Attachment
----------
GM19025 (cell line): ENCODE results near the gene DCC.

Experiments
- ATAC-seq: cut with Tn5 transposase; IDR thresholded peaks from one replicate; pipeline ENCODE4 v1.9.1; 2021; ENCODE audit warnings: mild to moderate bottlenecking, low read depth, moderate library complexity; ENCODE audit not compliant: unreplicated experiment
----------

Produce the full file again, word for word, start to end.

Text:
GM19025 (cell line): ENCODE results near the gene DCC.

Experiments
- ATAC-seq: cut with Tn5 transposase; IDR thresholded peaks from one replicate; pipeline ENCODE4 v1.9.1; 2021; ENCODE audit warnings: mild to moderate bottlenecking, low read depth, moderate library complexity; ENCODE audit not compliant: unreplicated experiment